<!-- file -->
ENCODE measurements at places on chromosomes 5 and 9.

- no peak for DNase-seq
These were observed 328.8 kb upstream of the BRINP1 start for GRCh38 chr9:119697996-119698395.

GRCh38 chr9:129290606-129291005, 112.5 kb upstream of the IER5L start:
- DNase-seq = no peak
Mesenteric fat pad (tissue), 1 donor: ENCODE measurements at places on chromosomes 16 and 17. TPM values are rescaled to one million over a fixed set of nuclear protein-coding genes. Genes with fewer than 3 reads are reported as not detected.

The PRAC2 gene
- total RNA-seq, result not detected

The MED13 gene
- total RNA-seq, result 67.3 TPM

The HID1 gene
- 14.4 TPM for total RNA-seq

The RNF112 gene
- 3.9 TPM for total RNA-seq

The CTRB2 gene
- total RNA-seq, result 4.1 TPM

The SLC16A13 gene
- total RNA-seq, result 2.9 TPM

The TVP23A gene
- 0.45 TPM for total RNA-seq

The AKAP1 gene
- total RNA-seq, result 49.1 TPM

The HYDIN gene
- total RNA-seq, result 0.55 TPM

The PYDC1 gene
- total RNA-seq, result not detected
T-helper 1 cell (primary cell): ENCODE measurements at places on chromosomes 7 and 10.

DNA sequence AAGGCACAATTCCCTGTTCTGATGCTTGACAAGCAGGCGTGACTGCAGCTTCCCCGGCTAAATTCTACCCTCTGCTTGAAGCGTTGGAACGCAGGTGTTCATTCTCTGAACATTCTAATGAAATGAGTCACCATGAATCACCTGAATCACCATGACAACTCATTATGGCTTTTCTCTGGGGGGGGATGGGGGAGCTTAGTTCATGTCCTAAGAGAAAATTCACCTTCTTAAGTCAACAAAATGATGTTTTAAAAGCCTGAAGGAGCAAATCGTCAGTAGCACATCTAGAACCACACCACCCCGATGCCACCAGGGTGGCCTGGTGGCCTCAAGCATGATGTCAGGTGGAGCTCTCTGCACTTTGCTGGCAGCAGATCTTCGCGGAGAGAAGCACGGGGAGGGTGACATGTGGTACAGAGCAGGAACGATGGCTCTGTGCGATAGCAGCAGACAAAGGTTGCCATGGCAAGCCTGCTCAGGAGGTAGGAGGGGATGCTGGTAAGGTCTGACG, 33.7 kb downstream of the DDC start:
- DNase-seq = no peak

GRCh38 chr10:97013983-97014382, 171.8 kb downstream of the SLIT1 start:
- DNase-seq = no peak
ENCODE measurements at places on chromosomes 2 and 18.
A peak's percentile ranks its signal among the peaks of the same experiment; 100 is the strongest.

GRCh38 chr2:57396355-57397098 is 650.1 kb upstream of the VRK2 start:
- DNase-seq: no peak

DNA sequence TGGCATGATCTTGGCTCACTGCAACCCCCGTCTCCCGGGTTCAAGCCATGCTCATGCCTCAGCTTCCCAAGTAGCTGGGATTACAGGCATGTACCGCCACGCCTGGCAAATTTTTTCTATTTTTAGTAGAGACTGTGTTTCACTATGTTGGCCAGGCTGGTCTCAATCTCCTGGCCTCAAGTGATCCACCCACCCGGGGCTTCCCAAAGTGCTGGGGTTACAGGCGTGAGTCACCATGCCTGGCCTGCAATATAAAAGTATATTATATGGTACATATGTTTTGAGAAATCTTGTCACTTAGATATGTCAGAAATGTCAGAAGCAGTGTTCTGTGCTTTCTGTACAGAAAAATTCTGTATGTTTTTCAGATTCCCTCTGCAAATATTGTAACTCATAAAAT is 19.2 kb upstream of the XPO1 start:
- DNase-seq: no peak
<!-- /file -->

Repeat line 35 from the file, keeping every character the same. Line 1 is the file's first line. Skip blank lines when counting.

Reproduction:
- DNase-seq: no peak